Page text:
By: John Klessinger - South River High School (MD)
Originally Published in: A Coach's Manual
Provided by: Championship Productions
"Great players and great teams want to be driven. They want to be pushed to the edge. They don't want to be cheated. Ordinary players and average teams want it to be easy."
-Pat Riley, 5X NBA Champion Basketball Coach, Los Angeles Lakers and Miami Heat
What is being a good teammate? For some, a good teammate is someone who will help them when they are down. For others, a good teammate is a cheerleader offering encouragement from the sideline and practice. To me, a good teammate "sets the example" by doing the right things first in practice, during the off-season, and at home and in the community. When they do that, it is their responsibility to hold their teammates accountable each day. Until a player holds themself to a high standard and "walks the walk," they are not a good teammate. I didn't always think this way and felt a good teammate was a good practice partner. A good teammate was a cheerleader and supported you. Both are aspects of being a positive influence on your team.
In 2010, I got a job with a leadership and team-building company called The Program. Erik Kapitulik started The Program. Erik was a former Marine Reconnaissance Officer, Naval Academy graduate, and a high-level lacrosse player. The program's slogan is "we build better leaders and more cohesive teams." Erik, more commonly known as "Kap," is a no-nonsense individual. The program bases its structure and principles on Kap's experience as an officer in the military. Many of my beliefs on leadership and team-building have come from him. I have seen his work transform teams and organizations. I have adapted what I've learned and applied it to my wrestling program from working with The Program.
How do we teach our players to be good teammates? Being a good teammate, like mindset and mental toughness, is a learned skill. Your players need instruction, practice, and repetition. A coach needs to regularly create drills and situations that promote being a good teammate. For the sake of redundancy, you have to give your players opportunities to learn the skill. Nearly every day, I incorporate some team accountability activity. I give them standards and rules to follow. I tell them upfront about how things should look, the standards, and the requirements for completing the task. Furthermore, I am clear about what will happen if they do not complete the task successfully. The success or failure lies in them. If they do what they are supposed to do - be a good teammate and hold each other accountable - they will accomplish the task without penalty.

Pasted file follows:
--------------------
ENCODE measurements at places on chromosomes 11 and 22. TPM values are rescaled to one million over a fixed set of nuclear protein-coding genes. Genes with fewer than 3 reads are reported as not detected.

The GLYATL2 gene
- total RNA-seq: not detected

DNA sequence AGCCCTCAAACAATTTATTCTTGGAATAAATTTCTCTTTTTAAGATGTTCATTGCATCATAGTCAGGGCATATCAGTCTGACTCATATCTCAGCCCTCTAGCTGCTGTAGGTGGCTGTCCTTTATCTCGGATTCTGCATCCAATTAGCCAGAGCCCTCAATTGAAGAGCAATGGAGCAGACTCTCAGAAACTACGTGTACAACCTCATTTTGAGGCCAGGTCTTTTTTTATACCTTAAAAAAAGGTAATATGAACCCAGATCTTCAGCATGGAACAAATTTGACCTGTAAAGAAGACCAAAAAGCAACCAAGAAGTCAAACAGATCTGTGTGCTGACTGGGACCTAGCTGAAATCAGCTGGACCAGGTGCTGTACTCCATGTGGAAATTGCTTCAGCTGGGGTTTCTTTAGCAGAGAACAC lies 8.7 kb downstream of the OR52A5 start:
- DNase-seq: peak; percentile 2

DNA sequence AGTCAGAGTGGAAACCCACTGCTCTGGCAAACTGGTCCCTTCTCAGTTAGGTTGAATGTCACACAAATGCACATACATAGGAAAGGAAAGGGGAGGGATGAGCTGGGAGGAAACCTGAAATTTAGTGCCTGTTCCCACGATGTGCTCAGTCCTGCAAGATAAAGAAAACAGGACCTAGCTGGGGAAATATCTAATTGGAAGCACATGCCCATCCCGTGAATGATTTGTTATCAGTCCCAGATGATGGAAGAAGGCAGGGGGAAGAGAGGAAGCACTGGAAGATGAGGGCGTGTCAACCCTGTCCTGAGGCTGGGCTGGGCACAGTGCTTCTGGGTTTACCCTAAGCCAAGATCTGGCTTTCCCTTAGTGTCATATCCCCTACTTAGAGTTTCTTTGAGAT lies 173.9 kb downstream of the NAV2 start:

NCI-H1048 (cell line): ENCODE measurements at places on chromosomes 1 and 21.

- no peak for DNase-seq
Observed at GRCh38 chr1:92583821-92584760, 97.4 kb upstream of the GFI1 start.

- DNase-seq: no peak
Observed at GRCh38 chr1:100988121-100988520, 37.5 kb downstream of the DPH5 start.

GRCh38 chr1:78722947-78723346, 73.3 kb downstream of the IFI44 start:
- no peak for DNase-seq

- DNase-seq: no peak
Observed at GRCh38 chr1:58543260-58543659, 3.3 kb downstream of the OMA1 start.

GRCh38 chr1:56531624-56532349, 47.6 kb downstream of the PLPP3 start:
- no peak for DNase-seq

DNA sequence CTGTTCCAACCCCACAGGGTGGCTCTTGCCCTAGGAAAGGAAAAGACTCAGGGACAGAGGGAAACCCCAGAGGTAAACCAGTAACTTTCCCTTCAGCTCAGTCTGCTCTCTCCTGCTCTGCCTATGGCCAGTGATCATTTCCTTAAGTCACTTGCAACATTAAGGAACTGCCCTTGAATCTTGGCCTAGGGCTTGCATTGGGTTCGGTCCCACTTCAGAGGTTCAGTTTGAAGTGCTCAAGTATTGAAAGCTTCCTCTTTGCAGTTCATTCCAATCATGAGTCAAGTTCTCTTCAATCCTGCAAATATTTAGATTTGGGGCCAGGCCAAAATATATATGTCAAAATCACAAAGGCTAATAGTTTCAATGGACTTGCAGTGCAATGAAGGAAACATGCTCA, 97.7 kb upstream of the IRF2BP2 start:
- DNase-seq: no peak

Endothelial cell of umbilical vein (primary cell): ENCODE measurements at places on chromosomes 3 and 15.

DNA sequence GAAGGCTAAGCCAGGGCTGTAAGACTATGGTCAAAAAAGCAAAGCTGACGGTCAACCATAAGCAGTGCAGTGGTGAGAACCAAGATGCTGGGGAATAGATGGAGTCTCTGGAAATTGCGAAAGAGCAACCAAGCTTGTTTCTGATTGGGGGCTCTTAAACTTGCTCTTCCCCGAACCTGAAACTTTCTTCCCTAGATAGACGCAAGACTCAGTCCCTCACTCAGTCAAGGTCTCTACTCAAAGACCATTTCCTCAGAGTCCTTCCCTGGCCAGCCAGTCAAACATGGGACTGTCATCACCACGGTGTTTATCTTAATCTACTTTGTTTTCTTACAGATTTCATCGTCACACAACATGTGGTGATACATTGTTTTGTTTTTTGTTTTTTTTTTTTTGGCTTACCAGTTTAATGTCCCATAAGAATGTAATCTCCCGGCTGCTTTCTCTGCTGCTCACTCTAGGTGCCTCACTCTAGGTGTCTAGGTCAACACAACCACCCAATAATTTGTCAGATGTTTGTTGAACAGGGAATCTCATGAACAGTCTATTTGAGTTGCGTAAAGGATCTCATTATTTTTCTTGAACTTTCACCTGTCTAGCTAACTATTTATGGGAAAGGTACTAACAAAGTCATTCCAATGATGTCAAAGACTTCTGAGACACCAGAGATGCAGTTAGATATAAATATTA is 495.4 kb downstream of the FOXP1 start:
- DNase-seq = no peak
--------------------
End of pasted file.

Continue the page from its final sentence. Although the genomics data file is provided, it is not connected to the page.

I will let them fail at first, hammering on them the standards. "Player A is not touching their chest to the ground. Player B did not touch the line." I will not guide them. I expect them not to get it right. I will only say, "no good," and we will repeat the activity. Almost every time, the players' emotions will quickly escalate. They become overwhelmed, and the event also becomes a lesson in adversity, perseverance, and performing under pressure. They begin yelling and blaming each other.
When it no longer becomes a learning experience, I will stop them and talk to them about what a good teammate does and why it is critical. Then, I will reiterate the standards and tell them all they have to do is hold their teammates accountable to the standards. After the activity, I let them know they did an excellent job and emphasize the need to be challenged and held accountable when things do not go the way they should.
Side note- from a mindset and mental toughness standpoint, I want to push them close to their breaking point and get them to help each other make it through. Repeatedly doing this with your athletes and then positively reinforcing their performance